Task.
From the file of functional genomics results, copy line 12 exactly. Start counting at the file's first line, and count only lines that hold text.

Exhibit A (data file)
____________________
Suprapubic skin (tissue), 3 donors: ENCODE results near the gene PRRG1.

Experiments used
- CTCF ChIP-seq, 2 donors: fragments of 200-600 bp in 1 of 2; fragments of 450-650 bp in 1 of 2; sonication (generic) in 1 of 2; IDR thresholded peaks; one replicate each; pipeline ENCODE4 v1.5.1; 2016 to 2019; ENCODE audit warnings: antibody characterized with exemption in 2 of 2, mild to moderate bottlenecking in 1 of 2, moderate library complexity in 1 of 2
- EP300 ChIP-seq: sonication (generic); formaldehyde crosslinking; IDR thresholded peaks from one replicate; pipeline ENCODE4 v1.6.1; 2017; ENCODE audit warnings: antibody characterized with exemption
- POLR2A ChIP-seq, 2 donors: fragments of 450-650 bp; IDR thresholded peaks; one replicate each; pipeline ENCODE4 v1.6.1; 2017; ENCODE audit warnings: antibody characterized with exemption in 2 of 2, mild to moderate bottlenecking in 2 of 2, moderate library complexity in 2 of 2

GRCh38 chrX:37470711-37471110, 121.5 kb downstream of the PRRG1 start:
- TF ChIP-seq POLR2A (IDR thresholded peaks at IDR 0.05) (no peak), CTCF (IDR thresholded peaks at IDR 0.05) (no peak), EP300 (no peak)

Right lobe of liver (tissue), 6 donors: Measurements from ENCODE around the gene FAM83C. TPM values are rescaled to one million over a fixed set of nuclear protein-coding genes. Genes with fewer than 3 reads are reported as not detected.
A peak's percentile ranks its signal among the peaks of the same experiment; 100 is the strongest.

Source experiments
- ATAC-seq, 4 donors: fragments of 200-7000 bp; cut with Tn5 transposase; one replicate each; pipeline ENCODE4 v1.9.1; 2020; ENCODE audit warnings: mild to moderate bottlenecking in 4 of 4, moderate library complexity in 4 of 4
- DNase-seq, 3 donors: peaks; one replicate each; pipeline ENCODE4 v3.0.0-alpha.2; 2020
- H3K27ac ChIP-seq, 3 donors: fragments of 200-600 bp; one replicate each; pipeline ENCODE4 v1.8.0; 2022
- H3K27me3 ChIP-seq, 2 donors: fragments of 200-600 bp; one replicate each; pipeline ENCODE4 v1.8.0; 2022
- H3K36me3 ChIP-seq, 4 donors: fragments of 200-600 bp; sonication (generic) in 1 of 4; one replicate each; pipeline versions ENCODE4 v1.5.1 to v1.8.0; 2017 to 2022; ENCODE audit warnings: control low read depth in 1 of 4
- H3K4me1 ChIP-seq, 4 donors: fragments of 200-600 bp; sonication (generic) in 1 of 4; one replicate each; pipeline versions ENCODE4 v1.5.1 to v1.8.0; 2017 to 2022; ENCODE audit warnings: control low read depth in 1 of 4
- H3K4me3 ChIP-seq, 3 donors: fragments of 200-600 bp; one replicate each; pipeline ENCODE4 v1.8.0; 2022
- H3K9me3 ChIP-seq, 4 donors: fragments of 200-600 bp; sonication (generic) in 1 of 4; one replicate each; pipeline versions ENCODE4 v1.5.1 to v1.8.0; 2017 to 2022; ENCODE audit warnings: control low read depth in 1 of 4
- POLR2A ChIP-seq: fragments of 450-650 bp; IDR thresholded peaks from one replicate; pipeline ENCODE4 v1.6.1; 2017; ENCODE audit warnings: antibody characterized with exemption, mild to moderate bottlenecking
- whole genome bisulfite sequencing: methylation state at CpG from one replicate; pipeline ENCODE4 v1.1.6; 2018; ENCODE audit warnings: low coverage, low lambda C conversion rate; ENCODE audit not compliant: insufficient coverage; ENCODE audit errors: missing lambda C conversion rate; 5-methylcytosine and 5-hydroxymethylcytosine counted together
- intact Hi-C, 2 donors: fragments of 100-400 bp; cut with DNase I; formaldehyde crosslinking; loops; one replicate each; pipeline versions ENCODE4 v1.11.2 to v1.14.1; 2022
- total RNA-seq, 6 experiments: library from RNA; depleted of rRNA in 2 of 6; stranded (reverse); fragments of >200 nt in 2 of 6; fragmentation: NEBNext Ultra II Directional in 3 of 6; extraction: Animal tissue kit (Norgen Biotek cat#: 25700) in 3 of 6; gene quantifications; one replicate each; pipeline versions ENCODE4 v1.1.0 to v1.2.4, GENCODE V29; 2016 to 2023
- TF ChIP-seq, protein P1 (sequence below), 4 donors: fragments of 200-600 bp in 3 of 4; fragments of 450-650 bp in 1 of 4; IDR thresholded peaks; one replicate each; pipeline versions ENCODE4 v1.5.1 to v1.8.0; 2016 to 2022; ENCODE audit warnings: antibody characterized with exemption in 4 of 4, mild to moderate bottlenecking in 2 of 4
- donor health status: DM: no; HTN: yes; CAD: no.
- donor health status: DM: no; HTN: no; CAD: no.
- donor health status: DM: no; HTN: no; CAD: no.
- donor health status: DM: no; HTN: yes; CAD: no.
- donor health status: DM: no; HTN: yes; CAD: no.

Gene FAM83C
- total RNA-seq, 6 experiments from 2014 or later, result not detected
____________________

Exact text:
- DNase-seq, 3 donors: peaks; one replicate each; pipeline ENCODE4 v3.0.0-alpha.2; 2020